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NAMI Presents 10-Year Forecast Of Mental Health Care Trends

For Immediate Release, February 23, 2000
Contacts: Anne-Marie Chace 703-516-0690
Bob Carolla (703) 516-7963


Arlington, VA - At a briefing today hosted by the Robert Wood Johnson Foundation at the National Press Club in Washington, D.C., Laurie Flynn, executive director of the National Alliance for the Mentally Ill (NAMI) outlined the most important factors for change in health care for the next decade and discussed key trends in the area of mental health care.

Flynn's remarks accompanied release of a landmark study, Health & Healthcare 2000: The Forecast, The Challenge, prepared by the Institute for the Future. Other presenters included Charles N. (Chip) Kahn III; president of the Health Insurance Association of America (HIAA); Gail Warden, president and CEO of Henry Ford Health System; and Molly Mettler, senior vice-president of Healthwise, Inc.

"No area of health care will see more change in the next decade than mental health," Flynn noted. The "three biggest drivers of change" in health care are science and research; the information revolution; and consumerism. Key trends in mental health care include:

  • With sophisticated electronic imaging techniques that allow researchers to see into the living brain, scientists can discern areas of the brain that malfunction during specific illnesses and soon may enable treatments to be targeted more effectively.

  • In the near term, we will be able to treat severe depression more effectively and perhaps reduce the rising suicide rate.

  • Better targeted treatment and a new generation of antipsychotic drugs offer major hope for better outcomes for people with schizophrenia, which is the most frequent diagnosis in the nation's homeless population.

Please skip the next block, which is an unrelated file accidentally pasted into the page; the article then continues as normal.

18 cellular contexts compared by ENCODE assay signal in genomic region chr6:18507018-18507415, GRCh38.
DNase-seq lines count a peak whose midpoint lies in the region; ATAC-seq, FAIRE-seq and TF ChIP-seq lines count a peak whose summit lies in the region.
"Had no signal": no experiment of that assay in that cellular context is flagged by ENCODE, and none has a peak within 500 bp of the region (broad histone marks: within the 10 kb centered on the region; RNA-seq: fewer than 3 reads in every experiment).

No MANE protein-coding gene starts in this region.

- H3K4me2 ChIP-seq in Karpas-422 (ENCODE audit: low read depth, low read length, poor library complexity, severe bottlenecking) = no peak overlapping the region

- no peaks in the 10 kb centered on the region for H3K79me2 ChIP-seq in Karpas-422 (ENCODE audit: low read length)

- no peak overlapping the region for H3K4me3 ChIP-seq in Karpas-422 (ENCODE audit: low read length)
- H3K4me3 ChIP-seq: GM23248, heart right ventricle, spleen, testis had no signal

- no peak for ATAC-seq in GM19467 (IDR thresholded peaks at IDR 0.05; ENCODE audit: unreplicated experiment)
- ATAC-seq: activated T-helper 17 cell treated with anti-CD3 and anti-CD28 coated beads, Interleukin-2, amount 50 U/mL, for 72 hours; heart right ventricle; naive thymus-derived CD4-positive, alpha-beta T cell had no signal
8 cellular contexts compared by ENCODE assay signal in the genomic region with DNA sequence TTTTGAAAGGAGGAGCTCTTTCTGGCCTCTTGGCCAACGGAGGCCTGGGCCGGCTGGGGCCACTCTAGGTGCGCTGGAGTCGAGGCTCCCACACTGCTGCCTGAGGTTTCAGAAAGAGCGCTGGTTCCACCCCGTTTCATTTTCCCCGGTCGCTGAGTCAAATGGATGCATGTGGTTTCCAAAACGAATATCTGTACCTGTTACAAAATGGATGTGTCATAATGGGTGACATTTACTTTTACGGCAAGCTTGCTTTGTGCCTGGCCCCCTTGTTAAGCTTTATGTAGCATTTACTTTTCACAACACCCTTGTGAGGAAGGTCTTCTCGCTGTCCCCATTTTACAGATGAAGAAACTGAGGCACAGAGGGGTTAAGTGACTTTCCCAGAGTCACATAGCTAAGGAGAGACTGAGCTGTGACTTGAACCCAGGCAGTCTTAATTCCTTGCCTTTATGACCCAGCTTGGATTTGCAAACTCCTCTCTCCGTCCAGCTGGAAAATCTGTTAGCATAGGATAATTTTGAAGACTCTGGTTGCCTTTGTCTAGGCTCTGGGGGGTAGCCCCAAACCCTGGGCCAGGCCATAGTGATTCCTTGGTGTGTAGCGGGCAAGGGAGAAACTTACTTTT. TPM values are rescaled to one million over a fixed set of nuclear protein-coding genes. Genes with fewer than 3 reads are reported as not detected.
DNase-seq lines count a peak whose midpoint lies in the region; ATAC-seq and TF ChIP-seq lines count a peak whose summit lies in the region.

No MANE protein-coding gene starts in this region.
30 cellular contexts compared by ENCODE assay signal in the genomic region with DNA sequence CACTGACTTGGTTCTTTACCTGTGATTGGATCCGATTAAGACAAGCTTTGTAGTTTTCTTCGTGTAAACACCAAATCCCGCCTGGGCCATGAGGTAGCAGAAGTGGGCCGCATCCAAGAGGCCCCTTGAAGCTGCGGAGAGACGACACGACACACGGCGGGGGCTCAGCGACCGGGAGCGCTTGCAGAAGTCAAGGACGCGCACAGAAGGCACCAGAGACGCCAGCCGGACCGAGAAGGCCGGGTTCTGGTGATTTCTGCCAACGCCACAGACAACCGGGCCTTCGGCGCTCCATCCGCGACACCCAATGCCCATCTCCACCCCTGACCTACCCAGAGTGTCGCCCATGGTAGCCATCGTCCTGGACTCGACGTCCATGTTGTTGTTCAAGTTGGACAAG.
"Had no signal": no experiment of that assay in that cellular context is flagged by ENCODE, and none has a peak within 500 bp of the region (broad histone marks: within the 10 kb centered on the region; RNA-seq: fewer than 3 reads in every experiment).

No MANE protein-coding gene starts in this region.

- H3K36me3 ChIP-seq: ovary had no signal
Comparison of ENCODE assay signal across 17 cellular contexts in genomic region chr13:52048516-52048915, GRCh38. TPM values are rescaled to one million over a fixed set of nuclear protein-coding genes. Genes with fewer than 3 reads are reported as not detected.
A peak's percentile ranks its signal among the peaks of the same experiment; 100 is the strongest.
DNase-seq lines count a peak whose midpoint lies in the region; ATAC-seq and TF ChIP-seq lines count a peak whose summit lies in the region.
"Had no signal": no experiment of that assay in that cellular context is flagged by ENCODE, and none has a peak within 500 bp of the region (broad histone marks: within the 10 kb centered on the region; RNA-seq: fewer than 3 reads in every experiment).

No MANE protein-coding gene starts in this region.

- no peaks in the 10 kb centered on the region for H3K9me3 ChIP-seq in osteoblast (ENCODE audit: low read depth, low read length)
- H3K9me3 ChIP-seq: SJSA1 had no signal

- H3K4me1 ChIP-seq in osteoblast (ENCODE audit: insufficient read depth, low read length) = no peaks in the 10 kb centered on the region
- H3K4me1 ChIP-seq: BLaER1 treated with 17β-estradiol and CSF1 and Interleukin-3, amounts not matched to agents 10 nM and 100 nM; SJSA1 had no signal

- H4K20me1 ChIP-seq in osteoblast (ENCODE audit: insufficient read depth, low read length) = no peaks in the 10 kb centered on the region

• The new science will allow policymakers to prioritize between serious brain disorders and more ordinary mental health problems, such as stress. Health insurance parity laws in many states already make this distinction.

  • Policymakers will demand greater accountability for hundreds of millions of dollars that now support a fragmented, inadequate and failed public mental health care system. A "new image of mental health" will emerge, focusing on early recognition, effective treatment, rehabilitation and recovery for most patients.

  • The Internet is helping to overcome the stigma of mental illness. It preserves anonymity while providing information about treatment options, current research, screening tests, on-line question and answer sessions with practitioners, and virtual support groups.

  • New medications are being advertised directly to millions of potential consumers, further changing the balance of power in the physician-patient relationship. Consumer demand will remain a force in a highly competitive market. More and more aggressive advertising of new products can be expected.

 


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